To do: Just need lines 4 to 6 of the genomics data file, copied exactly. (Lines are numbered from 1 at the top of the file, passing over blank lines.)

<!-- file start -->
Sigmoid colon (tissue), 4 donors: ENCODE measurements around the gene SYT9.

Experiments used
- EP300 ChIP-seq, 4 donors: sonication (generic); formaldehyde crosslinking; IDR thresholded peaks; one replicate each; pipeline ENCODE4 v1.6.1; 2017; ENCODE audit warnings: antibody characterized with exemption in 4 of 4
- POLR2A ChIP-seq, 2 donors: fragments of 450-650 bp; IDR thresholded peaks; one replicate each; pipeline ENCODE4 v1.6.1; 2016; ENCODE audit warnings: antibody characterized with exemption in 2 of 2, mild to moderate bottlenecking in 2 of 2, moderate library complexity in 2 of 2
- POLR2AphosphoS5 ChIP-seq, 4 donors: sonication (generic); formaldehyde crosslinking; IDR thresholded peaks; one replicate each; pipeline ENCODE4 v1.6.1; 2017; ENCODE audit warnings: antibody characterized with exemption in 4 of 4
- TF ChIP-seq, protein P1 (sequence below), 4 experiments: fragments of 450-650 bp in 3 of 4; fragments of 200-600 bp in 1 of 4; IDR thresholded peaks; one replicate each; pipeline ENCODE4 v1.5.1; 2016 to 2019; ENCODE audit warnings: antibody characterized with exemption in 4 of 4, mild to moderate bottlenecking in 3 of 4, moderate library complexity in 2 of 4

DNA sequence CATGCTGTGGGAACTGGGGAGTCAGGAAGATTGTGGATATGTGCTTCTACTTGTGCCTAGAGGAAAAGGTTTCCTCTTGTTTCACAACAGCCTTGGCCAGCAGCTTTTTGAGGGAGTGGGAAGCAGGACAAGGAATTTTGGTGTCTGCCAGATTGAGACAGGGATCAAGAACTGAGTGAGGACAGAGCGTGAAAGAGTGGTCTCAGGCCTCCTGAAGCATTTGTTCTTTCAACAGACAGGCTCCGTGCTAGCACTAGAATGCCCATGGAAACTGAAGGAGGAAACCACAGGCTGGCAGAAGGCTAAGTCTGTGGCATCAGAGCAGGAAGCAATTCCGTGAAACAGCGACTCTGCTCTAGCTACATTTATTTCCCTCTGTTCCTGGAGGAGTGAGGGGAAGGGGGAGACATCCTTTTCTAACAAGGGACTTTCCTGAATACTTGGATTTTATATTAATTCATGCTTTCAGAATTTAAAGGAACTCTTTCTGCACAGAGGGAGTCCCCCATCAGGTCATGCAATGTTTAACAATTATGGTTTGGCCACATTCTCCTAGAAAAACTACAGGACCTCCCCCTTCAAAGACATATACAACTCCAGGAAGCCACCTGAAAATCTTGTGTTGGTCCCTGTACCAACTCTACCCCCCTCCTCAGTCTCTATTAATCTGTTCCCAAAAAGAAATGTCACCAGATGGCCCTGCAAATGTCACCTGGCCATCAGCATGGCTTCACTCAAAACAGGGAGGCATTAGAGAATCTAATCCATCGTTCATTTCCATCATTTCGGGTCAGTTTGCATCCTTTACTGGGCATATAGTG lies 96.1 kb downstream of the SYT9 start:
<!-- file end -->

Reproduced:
- POLR2A ChIP-seq, 2 donors: fragments of 450-650 bp; IDR thresholded peaks; one replicate each; pipeline ENCODE4 v1.6.1; 2016; ENCODE audit warnings: antibody characterized with exemption in 2 of 2, mild to moderate bottlenecking in 2 of 2, moderate library complexity in 2 of 2
- POLR2AphosphoS5 ChIP-seq, 4 donors: sonication (generic); formaldehyde crosslinking; IDR thresholded peaks; one replicate each; pipeline ENCODE4 v1.6.1; 2017; ENCODE audit warnings: antibody characterized with exemption in 4 of 4
- TF ChIP-seq, protein P1 (sequence below), 4 experiments: fragments of 450-650 bp in 3 of 4; fragments of 200-600 bp in 1 of 4; IDR thresholded peaks; one replicate each; pipeline ENCODE4 v1.5.1; 2016 to 2019; ENCODE audit warnings: antibody characterized with exemption in 4 of 4, mild to moderate bottlenecking in 3 of 4, moderate library complexity in 2 of 4